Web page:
Gave Five Review: High Screens & A Key Assignment Change

By Matt Esposito

Don’t call it a comeback. Are there any more cliches I can throw in? Maybe one about a heavy-set lady singing? With Boston down 3-1 in the Eastern Conference Finals, many have been wondering why they cannot close out games. How is it that the Celtics can play wonderful basketball for so long but not produce results?

Brad Stevens has come under some criticism, which I tried to deflect in my last blog. In Game Four, Boston was able to utilize high screens against Miami’s zone to get open looks. The shots didn’t fall last game, but they certainly did in Game Five. Plus, Stevens mixed in some other screen action which also proved effective.

Defensively, the Celtics placed Daniel Theis on Andre Iguodala and had a forward such as Grant Williams, Gordon Hayward or Jaylen Brown defend Bam Adebayo. Why? Boston gambled on having Theis protect the rim by helping off of Iggy. Considering Iggy is hitting less than 26 percent of his triples from deep this postseason, it was a worthwhile risk. The film will go into further detail.

High Screening The Zone

The Celtics greatest strength is that they possess multiple players who can take someone off of the dribble. Their star guards, wings and forwards can all either get to the hoop or hit pull-up shots. Although it demands perfect execution, high screening against a zone can accentuate this specific skill set.

The Walker-Theis connection is the best example of this play. Well-time picks by Theis allow Walker to dart hard towards the paint or, pull-up for a 3-pointer. Miami struggled with this defense in Game Four and made no adjustments for Game Five. Expect more of it from the Cs during Sunday’s contest.

What’s more, Stevens worked in other high screen action. This includes having Theis roll into the midrange, quick swings to when the other wing defender rotates towards the middle of the paint, and flare screens for floor spacers.

These are all solid looks against a troublesome defense. Boston will live with these attempts and if they miss, so be it. Watch to see how Erik Spoelstra adjusts for their next game.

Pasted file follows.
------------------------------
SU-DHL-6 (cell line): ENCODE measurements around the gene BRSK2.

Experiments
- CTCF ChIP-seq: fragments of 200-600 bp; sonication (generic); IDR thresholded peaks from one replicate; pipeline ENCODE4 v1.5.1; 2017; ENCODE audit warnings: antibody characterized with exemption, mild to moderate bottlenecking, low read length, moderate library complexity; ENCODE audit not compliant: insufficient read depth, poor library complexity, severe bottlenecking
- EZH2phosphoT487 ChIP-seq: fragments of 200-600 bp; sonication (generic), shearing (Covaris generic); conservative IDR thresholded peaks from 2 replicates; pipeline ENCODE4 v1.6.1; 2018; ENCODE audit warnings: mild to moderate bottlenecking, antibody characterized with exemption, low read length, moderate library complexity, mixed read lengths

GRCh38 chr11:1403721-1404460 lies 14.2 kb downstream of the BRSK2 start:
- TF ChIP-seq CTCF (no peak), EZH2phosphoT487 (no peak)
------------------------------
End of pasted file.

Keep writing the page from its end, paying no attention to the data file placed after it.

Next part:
Theis on Iggy

Theis was switched onto one of Miami’s worst floor spacers with permission to abandon him if rim protection was needed. Or, he was tasked with leaving Iggy open if a lane needed to be clogged. The goal was to make it more difficult for the Heat to get to the rim and this strategy worked.

Yet, taking Theis off of Adebayo also gave the Celtics more switchability while defending pick-and-rolls. Sure, Theis is one of the more mobile, fluid centers in the league however, someone like Williams, Brown, Hayward or Tatum simply provides more agility. In other words, Boston aimed towards slowing Miami’s strong pick-and-roll game by inserting a more mobile switch defender.

In the video above, watch with a hawk-eye on Theis. He routinely jumped in front of the ball-handlers’s path to the hoop. In doing so, Iggy was left open. Stevens and company were willing to live with this and it proved a smart gamble.

One More Thing…

In addition to making a key defensive adjustment and consistently using high screens on offense, Boston also pushed the pace in Game Five’s crucial third quarter. Some of this was sparked by causing turnovers, some of it was a desire to beat the zone before it got set up.

Consider it an ominous sign for Miami if Boston plays with this kind of pace in Game Six. If the Celtics are off and running then it means their defense is playing at top-notch level and the Heat are on their heels. Besides the strategies mentioned above, monitor the pace of tonight’s game, as it could be an indicator of who has the best chance to win.

Published by Matt Esposito

Founder/Writer for Theplaygrounder.com and contributor to Red’s Army Twitter: @Mattesposito_

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